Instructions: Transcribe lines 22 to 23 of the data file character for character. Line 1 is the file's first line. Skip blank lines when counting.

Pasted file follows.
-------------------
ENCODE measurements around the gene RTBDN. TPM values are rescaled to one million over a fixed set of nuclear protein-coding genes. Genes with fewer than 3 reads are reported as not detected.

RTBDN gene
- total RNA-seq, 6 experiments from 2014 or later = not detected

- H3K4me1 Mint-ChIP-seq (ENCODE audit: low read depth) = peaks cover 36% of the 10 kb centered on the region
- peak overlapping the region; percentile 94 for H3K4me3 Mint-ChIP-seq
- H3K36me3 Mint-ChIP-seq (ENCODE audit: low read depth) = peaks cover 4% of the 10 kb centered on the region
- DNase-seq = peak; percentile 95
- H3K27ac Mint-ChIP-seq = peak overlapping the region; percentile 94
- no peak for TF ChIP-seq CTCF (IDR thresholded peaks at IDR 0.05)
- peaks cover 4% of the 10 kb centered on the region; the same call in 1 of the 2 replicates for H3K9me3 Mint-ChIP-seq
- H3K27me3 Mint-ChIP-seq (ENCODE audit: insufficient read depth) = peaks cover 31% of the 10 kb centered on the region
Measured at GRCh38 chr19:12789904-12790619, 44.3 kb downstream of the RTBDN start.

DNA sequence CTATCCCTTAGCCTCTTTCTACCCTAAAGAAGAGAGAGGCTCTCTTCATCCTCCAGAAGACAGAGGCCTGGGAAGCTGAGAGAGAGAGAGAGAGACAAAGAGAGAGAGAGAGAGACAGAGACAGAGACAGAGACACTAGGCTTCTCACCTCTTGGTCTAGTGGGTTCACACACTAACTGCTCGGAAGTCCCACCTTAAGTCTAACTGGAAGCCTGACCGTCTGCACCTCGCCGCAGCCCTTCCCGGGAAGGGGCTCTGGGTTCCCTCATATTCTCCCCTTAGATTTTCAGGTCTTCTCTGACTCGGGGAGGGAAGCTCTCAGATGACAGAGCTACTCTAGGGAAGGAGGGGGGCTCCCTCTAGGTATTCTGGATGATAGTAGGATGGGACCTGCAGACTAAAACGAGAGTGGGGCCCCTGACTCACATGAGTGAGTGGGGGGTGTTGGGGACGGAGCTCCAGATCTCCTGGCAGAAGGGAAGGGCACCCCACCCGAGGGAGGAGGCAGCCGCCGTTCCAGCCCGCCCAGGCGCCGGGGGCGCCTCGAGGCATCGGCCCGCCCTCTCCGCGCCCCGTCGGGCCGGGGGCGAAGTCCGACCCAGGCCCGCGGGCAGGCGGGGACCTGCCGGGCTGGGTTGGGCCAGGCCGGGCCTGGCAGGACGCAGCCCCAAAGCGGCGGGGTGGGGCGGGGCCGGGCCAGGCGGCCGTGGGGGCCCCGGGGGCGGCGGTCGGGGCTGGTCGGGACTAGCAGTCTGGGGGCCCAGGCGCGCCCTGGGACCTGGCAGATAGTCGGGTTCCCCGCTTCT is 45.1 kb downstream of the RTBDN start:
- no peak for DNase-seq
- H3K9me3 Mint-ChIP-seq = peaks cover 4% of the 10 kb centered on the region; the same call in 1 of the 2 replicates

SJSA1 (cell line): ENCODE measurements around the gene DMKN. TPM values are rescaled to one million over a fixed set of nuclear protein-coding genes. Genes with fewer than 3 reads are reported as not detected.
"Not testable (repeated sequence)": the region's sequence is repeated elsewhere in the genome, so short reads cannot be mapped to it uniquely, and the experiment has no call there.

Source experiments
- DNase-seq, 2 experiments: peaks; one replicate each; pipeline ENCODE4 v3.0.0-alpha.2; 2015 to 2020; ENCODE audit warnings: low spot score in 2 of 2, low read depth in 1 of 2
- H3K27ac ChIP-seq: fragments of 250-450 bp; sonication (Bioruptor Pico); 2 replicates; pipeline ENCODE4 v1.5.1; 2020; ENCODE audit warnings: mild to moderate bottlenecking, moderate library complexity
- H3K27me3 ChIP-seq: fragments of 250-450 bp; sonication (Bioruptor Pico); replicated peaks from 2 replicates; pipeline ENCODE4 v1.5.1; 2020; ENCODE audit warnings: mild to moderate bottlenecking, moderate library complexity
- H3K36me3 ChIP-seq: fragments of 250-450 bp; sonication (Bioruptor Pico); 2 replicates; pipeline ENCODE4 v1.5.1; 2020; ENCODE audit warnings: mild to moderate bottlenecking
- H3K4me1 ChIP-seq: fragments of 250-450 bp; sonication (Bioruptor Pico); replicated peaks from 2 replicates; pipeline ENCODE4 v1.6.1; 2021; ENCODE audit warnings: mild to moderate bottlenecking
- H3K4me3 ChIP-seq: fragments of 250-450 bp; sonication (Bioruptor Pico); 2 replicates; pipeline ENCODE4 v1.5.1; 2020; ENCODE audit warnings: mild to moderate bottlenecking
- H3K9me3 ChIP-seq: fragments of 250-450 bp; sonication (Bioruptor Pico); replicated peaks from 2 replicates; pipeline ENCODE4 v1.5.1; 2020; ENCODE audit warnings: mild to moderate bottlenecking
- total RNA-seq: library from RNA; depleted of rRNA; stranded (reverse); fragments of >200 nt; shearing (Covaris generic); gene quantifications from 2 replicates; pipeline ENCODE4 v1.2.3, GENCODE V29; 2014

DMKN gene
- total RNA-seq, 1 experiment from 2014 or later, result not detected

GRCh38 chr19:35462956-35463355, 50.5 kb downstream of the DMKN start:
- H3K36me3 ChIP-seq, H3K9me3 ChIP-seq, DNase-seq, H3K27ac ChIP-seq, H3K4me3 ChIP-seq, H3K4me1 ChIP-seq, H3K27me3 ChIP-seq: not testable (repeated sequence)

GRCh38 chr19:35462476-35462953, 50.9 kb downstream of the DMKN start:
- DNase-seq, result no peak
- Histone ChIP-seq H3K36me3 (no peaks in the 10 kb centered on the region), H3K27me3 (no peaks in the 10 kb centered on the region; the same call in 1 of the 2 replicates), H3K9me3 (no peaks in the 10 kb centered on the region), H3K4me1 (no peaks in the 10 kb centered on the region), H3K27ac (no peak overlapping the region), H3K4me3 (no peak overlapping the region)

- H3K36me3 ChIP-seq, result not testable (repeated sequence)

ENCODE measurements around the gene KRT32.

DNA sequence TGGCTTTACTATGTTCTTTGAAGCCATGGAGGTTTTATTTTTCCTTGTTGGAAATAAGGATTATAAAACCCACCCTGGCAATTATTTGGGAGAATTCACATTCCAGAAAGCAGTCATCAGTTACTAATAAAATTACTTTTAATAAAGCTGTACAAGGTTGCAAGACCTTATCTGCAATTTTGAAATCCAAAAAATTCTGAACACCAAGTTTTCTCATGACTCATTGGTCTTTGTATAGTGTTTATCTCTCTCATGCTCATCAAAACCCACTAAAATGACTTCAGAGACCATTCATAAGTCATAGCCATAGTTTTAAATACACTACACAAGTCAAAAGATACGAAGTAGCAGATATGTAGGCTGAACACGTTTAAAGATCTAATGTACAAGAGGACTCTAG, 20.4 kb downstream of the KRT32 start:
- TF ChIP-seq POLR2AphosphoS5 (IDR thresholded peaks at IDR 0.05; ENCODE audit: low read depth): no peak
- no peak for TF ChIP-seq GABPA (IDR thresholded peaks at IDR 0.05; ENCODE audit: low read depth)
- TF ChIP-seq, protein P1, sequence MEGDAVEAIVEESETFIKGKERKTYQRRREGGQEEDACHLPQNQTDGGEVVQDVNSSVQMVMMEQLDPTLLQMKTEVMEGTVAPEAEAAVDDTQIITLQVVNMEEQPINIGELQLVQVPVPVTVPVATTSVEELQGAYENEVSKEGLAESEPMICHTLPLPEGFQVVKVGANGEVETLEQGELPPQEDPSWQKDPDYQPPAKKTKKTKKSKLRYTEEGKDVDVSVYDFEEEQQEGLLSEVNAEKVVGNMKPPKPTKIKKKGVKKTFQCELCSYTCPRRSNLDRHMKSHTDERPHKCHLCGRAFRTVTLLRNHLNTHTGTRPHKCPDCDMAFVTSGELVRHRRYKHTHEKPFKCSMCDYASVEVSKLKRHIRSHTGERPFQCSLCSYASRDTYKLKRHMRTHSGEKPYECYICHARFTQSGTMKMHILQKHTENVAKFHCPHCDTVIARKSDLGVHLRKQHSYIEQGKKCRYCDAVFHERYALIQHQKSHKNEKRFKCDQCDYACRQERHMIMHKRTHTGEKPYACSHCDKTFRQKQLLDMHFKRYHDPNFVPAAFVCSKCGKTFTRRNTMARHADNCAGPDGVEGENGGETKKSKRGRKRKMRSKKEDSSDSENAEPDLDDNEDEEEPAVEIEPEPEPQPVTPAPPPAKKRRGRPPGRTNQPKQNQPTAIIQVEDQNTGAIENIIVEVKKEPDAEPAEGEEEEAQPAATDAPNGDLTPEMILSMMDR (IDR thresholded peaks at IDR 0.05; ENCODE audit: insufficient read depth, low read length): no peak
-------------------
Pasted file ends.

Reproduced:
- H3K36me3 ChIP-seq: fragments of 250-450 bp; sonication (Bioruptor Pico); 2 replicates; pipeline ENCODE4 v1.5.1; 2020; ENCODE audit warnings: mild to moderate bottlenecking
- H3K4me1 ChIP-seq: fragments of 250-450 bp; sonication (Bioruptor Pico); replicated peaks from 2 replicates; pipeline ENCODE4 v1.6.1; 2021; ENCODE audit warnings: mild to moderate bottlenecking